The ABS Pre-conference day is Thursday, August 2. Additional workshops and details will be posted here as they become available.
Thursday, August 2
8:00AM - 12:00PM
Kenwood IRC 1150
Organizers: Heather Zimbler-DeLorenzo, Andrea Bierema, Deborah Boege-Tobin and Eduardo BessaAfter creating an Animal Behavior teaching activity or module, publish it using the Animal Behavior Teaching Collection on EcoEd. This free half day workshop will show you how to use the site, other useful teaching resources sites, and focus on the publishing aspect of teaching resources. This workshop will also continue to build off of past Education workshops and introduce new ideas for teaching methodologies.
This is a free workshop. To sign-up, please login to your ABS account and add it to your registration form.
Thursday, August 2
12:00PM - 4:00PM
Urban Ecology Center
Organized by the ABS Education CommitteeIt is hard to imagine a field better suited to science outreach than animal behavior. People have innumerable questions about the behavior of their pets or squirrels in their backyard, techniques and experiments are easy to demonstrate, and applications range from agriculture and conservation to understanding our own behavior. Each year ABS members come together by the hundreds at the annual meeting, offering a great opportunity to reach out to the local community to excite them about behavior research and science more generally. For the last several years, over 30 labs (about 15/year) have participated in the ABS Outreach Fair, which is generally hosted by local museums and natural history centers. Students, postdocs, and PIs have been working to translate their research into engaging and informative activities for the public, from taking fake birds out of mistnets and tracking stuffed mice with radio collars, to watching butterflies get marked and released. Letting kids participate in such methodological demonstrations is often a great hook for telling them about what we can learn from animal behavior. Fair participants have also designed creative ways to communicate concepts from their work, such as the ease with which some animals can distinguish olfactory cues, whereas we are much more visually oriented or the importance of learning in behavior. Thanks to the generous efforts of local museums and the ABS participants, each of these fairs has attracted a diverse audience, generally 300-600 members of the public, from toddlers to teens to seniors. The kids are invariably excited to explore each and every display and have been overheard remarking “Look Mom, a girl scientist!” While the outreach fair has proven a valuable event for the local community, it has emerged as equally exciting for the ABS participants. When else does one have an opportunity to see the famed “Patricelli Robogrouse” in action? And what better way to learn about possible systems for dissertation research than to see fish, spiders, termites, caterpillars and bees gathered together in one room with people that know how to work with them? Students have also remarked that having to explain their research to such a wide audience forced them to think about the broader importance of their work. And each year, the participants learn a lot about what activities work well for communicating their research (kids love prizes!) and which ones fall a little flat (people would rather do something than read something). Is your lab interested in participating in this year’s outreach fair? Please contact Sue Margulis ([email protected])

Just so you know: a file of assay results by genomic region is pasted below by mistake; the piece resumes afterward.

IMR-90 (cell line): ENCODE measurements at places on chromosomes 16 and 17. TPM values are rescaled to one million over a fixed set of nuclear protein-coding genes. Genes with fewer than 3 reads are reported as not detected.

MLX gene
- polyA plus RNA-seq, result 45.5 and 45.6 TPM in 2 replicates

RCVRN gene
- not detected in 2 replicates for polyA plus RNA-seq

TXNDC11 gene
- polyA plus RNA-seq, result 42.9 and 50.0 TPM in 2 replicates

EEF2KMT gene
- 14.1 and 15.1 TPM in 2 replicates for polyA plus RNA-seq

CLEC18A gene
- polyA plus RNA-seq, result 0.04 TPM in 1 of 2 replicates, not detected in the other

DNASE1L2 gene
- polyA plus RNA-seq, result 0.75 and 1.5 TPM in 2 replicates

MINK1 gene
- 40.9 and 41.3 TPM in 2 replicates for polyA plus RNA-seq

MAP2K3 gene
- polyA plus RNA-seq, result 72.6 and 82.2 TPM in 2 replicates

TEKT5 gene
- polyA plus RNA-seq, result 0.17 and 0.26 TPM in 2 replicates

Thursday, August 2
12:30PM - 4:30PM
Organizer: Peter Dunn